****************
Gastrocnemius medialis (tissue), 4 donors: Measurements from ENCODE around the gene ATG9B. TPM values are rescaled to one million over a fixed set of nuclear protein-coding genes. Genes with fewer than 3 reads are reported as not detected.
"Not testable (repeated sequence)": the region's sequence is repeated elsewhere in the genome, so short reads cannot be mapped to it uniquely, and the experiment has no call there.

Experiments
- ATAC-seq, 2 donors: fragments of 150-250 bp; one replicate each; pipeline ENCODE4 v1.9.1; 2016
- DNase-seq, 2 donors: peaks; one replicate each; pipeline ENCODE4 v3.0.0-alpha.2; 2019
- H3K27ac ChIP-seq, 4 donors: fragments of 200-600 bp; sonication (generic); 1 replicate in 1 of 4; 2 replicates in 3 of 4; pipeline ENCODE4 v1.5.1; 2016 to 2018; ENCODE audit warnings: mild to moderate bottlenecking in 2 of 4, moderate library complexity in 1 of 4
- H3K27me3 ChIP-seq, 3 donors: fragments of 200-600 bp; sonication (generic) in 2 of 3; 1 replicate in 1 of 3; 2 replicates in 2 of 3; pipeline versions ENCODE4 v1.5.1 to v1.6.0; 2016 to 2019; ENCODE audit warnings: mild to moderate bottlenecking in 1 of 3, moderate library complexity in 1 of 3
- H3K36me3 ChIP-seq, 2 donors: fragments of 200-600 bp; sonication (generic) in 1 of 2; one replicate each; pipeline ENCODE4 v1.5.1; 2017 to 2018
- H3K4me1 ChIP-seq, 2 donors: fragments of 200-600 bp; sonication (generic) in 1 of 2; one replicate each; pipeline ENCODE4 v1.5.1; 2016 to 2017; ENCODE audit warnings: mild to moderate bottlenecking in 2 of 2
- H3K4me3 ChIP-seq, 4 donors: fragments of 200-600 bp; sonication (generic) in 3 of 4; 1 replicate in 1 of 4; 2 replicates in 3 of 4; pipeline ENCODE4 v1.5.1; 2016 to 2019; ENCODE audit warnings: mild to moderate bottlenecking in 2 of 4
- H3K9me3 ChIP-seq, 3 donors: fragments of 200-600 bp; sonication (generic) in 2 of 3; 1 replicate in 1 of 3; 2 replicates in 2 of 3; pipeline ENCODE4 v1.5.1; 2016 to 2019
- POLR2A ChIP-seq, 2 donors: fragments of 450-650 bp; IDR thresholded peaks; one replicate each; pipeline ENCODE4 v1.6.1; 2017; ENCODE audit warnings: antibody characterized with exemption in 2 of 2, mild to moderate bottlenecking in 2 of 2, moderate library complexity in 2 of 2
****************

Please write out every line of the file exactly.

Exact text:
Gastrocnemius medialis (tissue), 4 donors: Measurements from ENCODE around the gene ATG9B. TPM values are rescaled to one million over a fixed set of nuclear protein-coding genes. Genes with fewer than 3 reads are reported as not detected.
"Not testable (repeated sequence)": the region's sequence is repeated elsewhere in the genome, so short reads cannot be mapped to it uniquely, and the experiment has no call there.

Experiments
- ATAC-seq, 2 donors: fragments of 150-250 bp; one replicate each; pipeline ENCODE4 v1.9.1; 2016
- DNase-seq, 2 donors: peaks; one replicate each; pipeline ENCODE4 v3.0.0-alpha.2; 2019
- H3K27ac ChIP-seq, 4 donors: fragments of 200-600 bp; sonication (generic); 1 replicate in 1 of 4; 2 replicates in 3 of 4; pipeline ENCODE4 v1.5.1; 2016 to 2018; ENCODE audit warnings: mild to moderate bottlenecking in 2 of 4, moderate library complexity in 1 of 4
- H3K27me3 ChIP-seq, 3 donors: fragments of 200-600 bp; sonication (generic) in 2 of 3; 1 replicate in 1 of 3; 2 replicates in 2 of 3; pipeline versions ENCODE4 v1.5.1 to v1.6.0; 2016 to 2019; ENCODE audit warnings: mild to moderate bottlenecking in 1 of 3, moderate library complexity in 1 of 3
- H3K36me3 ChIP-seq, 2 donors: fragments of 200-600 bp; sonication (generic) in 1 of 2; one replicate each; pipeline ENCODE4 v1.5.1; 2017 to 2018
- H3K4me1 ChIP-seq, 2 donors: fragments of 200-600 bp; sonication (generic) in 1 of 2; one replicate each; pipeline ENCODE4 v1.5.1; 2016 to 2017; ENCODE audit warnings: mild to moderate bottlenecking in 2 of 2
- H3K4me3 ChIP-seq, 4 donors: fragments of 200-600 bp; sonication (generic) in 3 of 4; 1 replicate in 1 of 4; 2 replicates in 3 of 4; pipeline ENCODE4 v1.5.1; 2016 to 2019; ENCODE audit warnings: mild to moderate bottlenecking in 2 of 4
- H3K9me3 ChIP-seq, 3 donors: fragments of 200-600 bp; sonication (generic) in 2 of 3; 1 replicate in 1 of 3; 2 replicates in 2 of 3; pipeline ENCODE4 v1.5.1; 2016 to 2019
- POLR2A ChIP-seq, 2 donors: fragments of 450-650 bp; IDR thresholded peaks; one replicate each; pipeline ENCODE4 v1.6.1; 2017; ENCODE audit warnings: antibody characterized with exemption in 2 of 2, mild to moderate bottlenecking in 2 of 2, moderate library complexity in 2 of 2